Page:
As I came to, this time in a more sedate manner, there was a noticeable chill in the air. With some persuasion, my eyes prised themselves apart. From a slightly elevated position, I could see that the last of the sun was slipping down over the horizon. How long had I been asleep?  Looking up, the whole sky seemed to be on fire. Free from any pollution haze the base of the departing sun slowly seethed, its reflection creating a deep crimson canopy which unfurled out ahead of us, back towards the horrors and delights of Whitby Bay.

  Jonas must have placed a large, pungent oilskin over me whilst I’d been asleep. I stirred and felt stronger than my last venture out into consciousness. Sitting up awkwardly, I managed a feeble wave at Jonas. It felt as though I had been at the centre of a large-scale chemistry experiment. After a fleeting flashback of running on empty, I started checking for my camera. This probably contained the only verifiable evidence of what we had witnessed out there at the Doggerland platform. I would guess that the platform itself, the fledgling marine colony and the MV Brightest Star were now just memories at best; unfortunately, the latter could yet prove to be an aquatic nightmare-in-waiting. My camera was where it had always been, its strap still slung around my neck.

 

As we headed into the darkness and left behind the blood-red twilight, Jonas illuminated Maisy’s navigation lights. I held the glass jar in my hand and had to resist the temptation to drink it all at once. Jonas had said small sips, so I tried my best. The sudden illumination made me jump in a half-hearted sort of way, luckily I had a firm hold on the jar. Different sections of the vessel were now strategically bathed in green, red or white pools of light, dispersing the night and its demons. I had never been on such a small vessel in the dark. The silence, the space, the different contours of the night-time: blues, blue-blacks, the deepest blacks of the sea speckled with clean, white spray, all added to a feeling of isolation and helplessness. It was an eerie sensation and not an all-together unpleasant one. In a different situation with different company, it could almost be described as ‘romantic’. Maybe.

   After being settled for a while, some of my strength returned. I wrapped the oilskin tightly around me; its oversized nature a comfort. After a few wobbles I found my ‘sea-legs’ once again and approached Jonas, at home in his wheelhouse.

  He smiled at me, ‘I thought I’d lost you there, more than a few times. You were slipping in and out of consciousness. The only thing I could think of was to try and get back to harbour as quick as the old girl,’ he gave the wheelhouse an affectionate pat, ‘could safely carry us. We should be back in Whitby in under an hour.’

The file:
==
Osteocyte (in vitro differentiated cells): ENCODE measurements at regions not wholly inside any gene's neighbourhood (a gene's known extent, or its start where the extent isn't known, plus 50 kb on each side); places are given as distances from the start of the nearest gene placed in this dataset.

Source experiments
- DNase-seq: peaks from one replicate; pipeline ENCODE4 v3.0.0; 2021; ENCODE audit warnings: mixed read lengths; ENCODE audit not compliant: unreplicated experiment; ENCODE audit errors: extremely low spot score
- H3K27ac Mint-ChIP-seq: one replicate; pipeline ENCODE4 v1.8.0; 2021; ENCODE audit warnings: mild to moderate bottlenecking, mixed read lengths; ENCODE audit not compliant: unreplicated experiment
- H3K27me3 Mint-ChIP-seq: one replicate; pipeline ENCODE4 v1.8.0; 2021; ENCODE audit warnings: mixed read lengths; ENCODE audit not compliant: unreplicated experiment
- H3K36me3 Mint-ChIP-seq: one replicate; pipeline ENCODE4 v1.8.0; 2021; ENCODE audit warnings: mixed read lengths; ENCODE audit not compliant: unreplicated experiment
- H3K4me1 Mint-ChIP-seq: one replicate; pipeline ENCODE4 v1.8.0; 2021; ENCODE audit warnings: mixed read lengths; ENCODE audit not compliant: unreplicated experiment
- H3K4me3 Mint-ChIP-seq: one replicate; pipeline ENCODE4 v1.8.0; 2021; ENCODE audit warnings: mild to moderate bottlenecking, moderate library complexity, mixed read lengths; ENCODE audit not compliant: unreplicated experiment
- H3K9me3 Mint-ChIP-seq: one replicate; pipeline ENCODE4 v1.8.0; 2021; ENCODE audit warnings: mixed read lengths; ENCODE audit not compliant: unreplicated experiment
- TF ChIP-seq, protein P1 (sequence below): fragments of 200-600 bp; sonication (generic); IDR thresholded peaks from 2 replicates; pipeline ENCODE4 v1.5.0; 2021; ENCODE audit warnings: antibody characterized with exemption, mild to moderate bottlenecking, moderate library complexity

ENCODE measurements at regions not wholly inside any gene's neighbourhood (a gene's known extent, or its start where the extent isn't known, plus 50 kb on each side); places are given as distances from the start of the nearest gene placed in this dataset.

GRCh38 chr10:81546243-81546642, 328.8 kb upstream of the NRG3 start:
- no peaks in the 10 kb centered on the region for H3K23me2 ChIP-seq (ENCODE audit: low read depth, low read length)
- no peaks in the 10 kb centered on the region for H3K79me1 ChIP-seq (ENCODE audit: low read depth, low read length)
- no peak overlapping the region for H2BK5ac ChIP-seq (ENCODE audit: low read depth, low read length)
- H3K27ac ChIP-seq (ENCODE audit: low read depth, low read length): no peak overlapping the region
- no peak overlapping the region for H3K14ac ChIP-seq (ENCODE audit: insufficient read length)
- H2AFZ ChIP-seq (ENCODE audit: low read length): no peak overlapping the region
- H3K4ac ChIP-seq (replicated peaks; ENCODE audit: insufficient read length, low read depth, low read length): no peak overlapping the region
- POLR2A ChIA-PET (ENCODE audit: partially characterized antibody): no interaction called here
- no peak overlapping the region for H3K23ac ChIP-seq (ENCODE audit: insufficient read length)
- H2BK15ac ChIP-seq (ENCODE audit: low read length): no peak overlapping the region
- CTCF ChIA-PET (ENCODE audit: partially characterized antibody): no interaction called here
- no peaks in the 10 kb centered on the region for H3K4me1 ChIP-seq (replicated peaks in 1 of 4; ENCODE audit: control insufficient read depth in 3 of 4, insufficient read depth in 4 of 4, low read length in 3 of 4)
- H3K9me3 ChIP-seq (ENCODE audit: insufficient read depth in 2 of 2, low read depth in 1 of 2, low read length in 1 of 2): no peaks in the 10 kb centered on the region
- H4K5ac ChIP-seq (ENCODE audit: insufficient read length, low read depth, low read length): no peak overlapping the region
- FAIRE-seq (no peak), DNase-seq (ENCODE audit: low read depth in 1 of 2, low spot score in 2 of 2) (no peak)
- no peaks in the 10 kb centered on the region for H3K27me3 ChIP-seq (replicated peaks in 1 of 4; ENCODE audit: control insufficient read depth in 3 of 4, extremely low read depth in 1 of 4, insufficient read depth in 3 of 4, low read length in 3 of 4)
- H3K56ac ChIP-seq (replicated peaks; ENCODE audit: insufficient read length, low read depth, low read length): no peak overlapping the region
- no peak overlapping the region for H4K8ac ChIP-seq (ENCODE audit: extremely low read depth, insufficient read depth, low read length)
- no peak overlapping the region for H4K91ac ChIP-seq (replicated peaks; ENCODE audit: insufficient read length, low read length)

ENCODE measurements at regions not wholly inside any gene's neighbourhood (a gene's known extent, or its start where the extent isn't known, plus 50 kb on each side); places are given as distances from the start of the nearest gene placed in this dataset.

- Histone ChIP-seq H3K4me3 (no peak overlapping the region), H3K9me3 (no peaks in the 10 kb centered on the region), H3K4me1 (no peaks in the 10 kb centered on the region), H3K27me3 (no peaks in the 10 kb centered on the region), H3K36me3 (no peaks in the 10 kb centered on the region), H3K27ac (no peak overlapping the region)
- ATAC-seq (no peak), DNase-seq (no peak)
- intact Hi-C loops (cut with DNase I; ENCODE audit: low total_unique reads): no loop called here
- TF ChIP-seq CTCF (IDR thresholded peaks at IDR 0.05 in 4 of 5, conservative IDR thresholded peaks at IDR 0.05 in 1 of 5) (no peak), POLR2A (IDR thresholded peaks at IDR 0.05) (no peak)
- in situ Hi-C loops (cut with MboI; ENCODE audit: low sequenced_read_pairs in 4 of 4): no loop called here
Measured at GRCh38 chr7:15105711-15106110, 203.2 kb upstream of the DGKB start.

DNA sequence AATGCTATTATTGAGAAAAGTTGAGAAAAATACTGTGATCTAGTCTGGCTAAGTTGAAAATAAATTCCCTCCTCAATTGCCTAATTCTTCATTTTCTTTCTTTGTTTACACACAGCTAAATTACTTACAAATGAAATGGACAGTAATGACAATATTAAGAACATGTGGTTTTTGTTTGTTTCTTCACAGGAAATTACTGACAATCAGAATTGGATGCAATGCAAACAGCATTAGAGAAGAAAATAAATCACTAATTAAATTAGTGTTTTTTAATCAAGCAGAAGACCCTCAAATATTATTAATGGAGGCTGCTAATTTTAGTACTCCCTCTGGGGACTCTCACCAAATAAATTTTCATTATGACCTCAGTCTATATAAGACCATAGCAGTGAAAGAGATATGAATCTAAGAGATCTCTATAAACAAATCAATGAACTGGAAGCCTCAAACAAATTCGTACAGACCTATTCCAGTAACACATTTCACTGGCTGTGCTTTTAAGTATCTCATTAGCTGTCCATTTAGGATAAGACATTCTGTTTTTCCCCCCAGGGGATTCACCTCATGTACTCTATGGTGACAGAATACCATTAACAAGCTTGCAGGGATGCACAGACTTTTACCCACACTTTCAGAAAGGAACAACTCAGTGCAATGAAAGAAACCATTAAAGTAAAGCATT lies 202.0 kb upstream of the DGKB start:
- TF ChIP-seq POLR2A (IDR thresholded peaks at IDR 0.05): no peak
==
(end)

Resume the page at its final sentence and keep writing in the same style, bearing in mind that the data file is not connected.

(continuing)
‘Thanks for looking after me,’ I said humbly. Jonas just smiled. ‘What happened out there?  One minute I was running back to the boat; the next I was waking up with a view of the sky, and a feeling that all the moisture had been sucked out of my body?’

  ‘Well, I was hoping you could tell me, lass?  All I could see from where I was standing was the sea boiling away, smoke and fumes rising from the surface of the water and you on a suicide mission frantically taking photos, on the edge of it all. I was thinking at that point, I was going home alone and how on earth was I going to explain your disappearance?’  Jonas’ relief was evident in his gentle, lyrical voice.

  ‘How long was I unconscious for?’

  ‘The first time was for about forty-five minutes, after I got you back onto the old girl. Had to leave you on deck where you lay I’m afraid, and get out from the platform before it went under. It wasn’t until we were well clear of that whole mess that I could try and make you comfortable. I removed your respirator and goggles and you looked a right state, sorry but you did. Your eyes were all puffy and swollen, along with your lips and nostrils. It was the shallow breathing which really scared me though.’ Jonas’ recollection played out on his face, which visibly paled as he talked.

  I must have looked shocked with any hint of returned colour draining, when Jonas quickly added, ‘You look fine now, obviously the main puffiness and swelling was just a temporary effect of whatever was out there.’ After a short pause, he added, ‘Do you have any idea what it was?’

  ‘Unfortunately, yes. A very clear idea. But can I come back to that?  How long in total was I out for?’ I asked, eager to establish the extent of the effects of my exposure.